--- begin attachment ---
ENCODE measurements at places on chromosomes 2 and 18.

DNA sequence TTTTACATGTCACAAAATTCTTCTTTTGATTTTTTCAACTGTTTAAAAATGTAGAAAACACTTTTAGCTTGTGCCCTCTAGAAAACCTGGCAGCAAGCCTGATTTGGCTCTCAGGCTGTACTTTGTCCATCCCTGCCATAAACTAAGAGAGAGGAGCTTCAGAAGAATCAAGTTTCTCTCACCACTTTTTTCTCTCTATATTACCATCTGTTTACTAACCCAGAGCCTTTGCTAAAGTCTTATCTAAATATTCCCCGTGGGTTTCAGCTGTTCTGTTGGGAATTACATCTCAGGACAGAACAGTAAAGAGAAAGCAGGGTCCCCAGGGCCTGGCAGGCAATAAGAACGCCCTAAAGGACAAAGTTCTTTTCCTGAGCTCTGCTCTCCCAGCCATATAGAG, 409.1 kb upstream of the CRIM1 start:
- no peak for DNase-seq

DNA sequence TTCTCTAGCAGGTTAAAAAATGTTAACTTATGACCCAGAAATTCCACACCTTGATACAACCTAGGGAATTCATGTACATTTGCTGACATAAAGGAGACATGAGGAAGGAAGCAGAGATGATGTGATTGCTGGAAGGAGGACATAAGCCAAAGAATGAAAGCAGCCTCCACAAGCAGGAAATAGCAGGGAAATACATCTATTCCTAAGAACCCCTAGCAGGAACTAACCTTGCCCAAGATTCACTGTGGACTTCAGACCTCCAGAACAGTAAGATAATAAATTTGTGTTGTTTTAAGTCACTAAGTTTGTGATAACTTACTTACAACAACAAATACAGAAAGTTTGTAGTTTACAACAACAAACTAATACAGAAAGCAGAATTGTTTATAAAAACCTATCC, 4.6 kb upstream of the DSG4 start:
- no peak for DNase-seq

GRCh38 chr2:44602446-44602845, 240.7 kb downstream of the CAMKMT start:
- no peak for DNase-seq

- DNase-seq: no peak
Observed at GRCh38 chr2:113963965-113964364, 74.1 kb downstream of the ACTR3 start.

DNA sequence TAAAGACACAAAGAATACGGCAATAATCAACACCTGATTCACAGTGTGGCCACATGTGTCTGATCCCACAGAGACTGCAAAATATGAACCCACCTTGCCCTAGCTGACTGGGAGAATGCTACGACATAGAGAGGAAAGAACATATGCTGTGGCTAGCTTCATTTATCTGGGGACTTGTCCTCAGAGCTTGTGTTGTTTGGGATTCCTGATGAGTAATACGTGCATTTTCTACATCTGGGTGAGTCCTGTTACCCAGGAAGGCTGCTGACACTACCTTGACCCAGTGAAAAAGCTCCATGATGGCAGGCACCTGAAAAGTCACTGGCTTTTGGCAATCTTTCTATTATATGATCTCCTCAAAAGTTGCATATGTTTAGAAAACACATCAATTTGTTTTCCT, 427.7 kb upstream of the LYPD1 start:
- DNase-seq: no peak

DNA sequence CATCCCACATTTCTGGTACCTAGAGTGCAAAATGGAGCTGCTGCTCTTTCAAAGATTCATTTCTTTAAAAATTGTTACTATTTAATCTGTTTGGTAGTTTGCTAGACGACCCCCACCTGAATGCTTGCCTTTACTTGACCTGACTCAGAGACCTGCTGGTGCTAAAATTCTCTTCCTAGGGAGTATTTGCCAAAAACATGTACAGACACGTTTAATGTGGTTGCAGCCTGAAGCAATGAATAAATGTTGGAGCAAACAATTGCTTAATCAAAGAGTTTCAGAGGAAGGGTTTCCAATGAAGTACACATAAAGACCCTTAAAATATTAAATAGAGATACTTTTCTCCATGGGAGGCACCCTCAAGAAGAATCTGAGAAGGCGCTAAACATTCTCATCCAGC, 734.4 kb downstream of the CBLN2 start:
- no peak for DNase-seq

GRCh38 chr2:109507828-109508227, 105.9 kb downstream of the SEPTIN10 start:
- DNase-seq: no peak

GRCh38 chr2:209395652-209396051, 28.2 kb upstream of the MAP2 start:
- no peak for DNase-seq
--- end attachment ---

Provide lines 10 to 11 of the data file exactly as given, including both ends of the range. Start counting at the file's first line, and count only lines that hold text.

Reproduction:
DNA sequence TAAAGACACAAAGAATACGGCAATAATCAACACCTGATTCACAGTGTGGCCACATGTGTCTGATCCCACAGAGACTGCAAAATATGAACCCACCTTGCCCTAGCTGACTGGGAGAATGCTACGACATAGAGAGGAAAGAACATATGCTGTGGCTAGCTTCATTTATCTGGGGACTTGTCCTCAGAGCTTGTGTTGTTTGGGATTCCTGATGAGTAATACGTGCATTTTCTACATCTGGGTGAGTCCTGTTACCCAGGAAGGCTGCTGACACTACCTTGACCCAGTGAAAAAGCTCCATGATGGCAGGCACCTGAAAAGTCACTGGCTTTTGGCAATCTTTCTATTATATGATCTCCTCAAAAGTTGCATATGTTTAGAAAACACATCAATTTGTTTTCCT, 427.7 kb upstream of the LYPD1 start:
- DNase-seq: no peak